BY Fast Company South Africa 3 MINUTE READ

I don’t know about you, but around about my thousandth Zoom get-together during this never-ending pandemic, it dawned on me that after using Zoom all week for work, these so-called happy hours were starting to feel pretty sad.

Luckily, there are more stimulating ways to video-chat with your buddies. Grab a snack, pour yourself a beverage, and prepare to have some fun.

If you’ve been around long enough to remember what Crystal Pepsi tasted like, then you may have had the pleasure of playing an innovative and amusing trivia game show-esque series called You Don’t Know Jack. Not to date myself, but I believe the first time I played it was on the ill-fated 3DO console.

Anyway: The franchise has evolved into a full-blown multiplayer games company called Jackbox Games, which periodically puts out “Party Packs” that can be played across console, mobile, and computer platforms.

Its latest, Party Pack 7, supports up to eight players and features five games meant to keep everyone on their toes—kind of like modern-day Scattergories or charades.

To keep things interesting, each go-round averages about 15 to 20 minutes. The gameplay can be viewed by up to 10,000 spectators, just in case you and your friends are attention-depraved lunatics.

Best of all, only one person in the group needs to own the actual game. Jackbox outlines how to play remotely via several different platforms and streaming video services.

Remember real-life parties with a bunch of actual human beings? How you’d flitter around among people and groups to catch up?

You can now virtually relive the good old days with Gather, a very cool service that’s half video game, half video call.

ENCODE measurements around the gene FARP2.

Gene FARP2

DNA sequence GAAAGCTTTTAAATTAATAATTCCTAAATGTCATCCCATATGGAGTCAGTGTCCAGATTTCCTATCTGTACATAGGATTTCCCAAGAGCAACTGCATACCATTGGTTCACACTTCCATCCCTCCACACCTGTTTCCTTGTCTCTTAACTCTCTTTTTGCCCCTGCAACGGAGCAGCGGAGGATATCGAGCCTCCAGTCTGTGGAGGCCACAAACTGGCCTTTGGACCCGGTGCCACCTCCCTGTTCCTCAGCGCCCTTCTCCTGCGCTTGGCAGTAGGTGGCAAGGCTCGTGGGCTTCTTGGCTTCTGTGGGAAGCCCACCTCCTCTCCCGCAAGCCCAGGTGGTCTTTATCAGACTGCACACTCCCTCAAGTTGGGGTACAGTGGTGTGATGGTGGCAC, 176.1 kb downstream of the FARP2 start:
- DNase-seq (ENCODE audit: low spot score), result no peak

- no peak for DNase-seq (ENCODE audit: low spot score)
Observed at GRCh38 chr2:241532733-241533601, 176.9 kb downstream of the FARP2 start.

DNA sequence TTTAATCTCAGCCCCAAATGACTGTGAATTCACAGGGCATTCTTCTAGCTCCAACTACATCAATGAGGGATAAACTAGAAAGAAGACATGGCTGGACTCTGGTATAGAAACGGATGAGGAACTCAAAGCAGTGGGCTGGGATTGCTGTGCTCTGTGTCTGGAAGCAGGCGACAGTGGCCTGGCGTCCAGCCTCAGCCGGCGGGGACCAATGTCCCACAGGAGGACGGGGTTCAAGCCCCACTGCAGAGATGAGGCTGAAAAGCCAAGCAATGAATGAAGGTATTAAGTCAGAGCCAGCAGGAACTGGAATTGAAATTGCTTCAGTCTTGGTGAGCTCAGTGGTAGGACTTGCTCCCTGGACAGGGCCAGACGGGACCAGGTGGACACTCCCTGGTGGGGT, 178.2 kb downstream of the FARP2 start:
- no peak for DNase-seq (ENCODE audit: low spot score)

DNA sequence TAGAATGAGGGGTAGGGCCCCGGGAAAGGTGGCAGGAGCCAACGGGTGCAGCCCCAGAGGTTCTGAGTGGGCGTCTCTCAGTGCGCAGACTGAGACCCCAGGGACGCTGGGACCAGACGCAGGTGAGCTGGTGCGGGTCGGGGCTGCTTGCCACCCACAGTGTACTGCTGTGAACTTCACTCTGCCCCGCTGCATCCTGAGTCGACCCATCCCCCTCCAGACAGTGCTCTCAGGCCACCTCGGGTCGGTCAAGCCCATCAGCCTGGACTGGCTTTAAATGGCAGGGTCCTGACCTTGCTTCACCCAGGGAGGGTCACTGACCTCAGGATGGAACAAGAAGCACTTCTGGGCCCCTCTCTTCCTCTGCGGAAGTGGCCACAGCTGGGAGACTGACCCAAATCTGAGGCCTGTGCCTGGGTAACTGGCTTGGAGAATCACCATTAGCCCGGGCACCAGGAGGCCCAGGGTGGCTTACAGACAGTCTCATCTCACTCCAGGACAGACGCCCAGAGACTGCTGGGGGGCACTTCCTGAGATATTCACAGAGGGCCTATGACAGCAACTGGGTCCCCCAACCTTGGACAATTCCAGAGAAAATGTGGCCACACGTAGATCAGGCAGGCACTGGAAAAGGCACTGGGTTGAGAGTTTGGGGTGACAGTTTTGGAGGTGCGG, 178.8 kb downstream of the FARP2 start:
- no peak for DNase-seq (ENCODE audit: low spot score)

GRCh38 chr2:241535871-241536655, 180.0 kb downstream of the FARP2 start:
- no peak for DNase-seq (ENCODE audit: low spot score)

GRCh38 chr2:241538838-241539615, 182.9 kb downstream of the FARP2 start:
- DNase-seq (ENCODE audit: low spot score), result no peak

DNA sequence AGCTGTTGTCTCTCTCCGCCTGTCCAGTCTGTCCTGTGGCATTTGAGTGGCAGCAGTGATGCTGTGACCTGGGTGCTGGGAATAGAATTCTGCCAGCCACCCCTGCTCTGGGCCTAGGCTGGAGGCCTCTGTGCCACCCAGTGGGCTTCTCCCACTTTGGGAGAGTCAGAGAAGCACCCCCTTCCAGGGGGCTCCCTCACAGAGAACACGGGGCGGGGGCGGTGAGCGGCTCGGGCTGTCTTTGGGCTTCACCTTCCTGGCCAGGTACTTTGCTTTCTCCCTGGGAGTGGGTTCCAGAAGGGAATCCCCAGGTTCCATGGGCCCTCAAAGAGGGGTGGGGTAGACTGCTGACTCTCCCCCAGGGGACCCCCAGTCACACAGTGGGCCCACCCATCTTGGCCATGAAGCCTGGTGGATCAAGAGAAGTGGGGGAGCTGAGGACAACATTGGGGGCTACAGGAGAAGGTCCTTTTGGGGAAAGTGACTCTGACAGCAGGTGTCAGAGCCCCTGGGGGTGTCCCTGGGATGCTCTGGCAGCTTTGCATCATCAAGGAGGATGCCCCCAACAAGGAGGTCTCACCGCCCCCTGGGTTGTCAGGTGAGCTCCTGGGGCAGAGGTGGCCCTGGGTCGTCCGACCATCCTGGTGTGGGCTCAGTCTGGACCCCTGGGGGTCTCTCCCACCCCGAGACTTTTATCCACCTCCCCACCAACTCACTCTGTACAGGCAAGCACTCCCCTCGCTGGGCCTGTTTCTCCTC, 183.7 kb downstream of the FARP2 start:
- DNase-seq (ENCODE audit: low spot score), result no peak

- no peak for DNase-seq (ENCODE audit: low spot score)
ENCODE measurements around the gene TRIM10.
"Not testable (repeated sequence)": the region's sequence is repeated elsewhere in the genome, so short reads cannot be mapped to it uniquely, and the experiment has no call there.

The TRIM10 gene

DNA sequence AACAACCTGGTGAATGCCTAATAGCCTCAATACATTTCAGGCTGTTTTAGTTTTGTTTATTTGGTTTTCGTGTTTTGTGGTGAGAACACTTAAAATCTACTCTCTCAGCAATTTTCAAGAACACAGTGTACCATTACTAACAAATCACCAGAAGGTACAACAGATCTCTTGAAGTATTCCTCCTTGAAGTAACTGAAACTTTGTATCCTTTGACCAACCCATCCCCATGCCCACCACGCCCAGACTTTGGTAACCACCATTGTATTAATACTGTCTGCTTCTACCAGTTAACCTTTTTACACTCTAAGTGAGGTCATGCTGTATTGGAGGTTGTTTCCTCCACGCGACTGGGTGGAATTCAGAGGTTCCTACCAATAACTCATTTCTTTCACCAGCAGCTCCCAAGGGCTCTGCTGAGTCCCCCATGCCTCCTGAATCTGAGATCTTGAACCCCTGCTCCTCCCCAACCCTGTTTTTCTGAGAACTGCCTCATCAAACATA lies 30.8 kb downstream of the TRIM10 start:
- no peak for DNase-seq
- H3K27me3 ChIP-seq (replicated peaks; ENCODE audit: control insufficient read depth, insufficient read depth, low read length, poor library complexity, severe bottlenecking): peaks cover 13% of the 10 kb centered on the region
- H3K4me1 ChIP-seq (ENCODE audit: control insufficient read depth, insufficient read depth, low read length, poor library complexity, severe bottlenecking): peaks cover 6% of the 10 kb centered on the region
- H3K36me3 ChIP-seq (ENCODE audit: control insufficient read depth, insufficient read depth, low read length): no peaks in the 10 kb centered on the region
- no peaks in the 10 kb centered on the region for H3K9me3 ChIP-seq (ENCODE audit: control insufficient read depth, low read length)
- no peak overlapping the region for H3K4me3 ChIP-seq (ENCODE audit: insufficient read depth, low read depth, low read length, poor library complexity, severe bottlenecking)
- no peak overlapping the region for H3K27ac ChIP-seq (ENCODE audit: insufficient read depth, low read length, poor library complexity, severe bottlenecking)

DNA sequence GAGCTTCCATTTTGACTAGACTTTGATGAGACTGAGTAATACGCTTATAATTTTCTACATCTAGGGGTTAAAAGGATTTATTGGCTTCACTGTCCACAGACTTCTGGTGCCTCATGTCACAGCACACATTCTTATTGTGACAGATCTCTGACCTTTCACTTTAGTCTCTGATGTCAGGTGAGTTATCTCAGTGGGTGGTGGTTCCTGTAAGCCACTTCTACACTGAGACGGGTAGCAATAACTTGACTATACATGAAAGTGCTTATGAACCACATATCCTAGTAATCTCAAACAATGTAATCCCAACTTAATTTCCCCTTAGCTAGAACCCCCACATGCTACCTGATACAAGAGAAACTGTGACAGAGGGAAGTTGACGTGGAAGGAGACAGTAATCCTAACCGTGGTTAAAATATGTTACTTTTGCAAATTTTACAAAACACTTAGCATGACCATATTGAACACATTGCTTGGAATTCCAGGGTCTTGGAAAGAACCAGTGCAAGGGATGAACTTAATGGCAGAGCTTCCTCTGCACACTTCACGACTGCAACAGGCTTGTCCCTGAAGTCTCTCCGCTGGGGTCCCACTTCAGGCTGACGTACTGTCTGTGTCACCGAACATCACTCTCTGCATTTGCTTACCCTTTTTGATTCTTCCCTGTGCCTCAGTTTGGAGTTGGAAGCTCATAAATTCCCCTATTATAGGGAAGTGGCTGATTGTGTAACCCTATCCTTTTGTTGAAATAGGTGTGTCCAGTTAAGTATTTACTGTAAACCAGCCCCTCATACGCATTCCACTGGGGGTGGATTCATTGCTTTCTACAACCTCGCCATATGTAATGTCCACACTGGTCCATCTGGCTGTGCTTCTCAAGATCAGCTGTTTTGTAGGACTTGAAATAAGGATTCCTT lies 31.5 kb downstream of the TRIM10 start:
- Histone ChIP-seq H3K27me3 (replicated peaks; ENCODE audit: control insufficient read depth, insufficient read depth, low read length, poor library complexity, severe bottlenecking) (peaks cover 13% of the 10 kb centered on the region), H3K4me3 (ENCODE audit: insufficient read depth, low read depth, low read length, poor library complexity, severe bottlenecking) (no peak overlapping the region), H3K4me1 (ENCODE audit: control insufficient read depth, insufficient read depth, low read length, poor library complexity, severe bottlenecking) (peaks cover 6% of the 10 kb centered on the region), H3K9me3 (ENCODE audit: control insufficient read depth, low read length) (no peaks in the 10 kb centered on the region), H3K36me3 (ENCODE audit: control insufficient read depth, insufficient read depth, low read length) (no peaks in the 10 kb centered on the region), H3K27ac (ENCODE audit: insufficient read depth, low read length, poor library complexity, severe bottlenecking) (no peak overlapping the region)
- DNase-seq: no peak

You and everyone else at the party are represented as little controllable avatars that can stroll around and talk to each other. When your avatar approaches another one, the real-life video from your respective webcams will pop up on-screen so you can converse face-to-face. Walk away, and the video disappears. Small talk has never felt so fun!

The service is free for up to 25 users, with paid plans starting at $7 per user, per month, for additional features.

Remote watch parties are getting more and more popular, but with so many streaming services available across so many platforms, it’s hard to find a service that works with everything.

If you use the Chrome web browser, the excellent and free Scener extension is about as good as it gets right now.

Scener works with most of the big-name services—Netflix, HBO Max, Disney+, Hulu, and Amazon Prime Video, among others—and supports up to 10 people in a room at a time. As long as you and whoever else is watching all have accounts for whichever service, you can watch shows and movies together, complete with live video chatting in the sidebar.

Part of the thrill of playing Texas Hold’em is trying to read your opponents’ faces—something that’s not always possible to do if you’re playing remotely.

The free-to-play Poker Face app (AndroidiPhone) looks to change all that, with everyone at the table being represented via video.

It’s just like a real poker night, except without the stinky cigars, the uncomfortable folding chairs, and chip-dip spilled everywhere.


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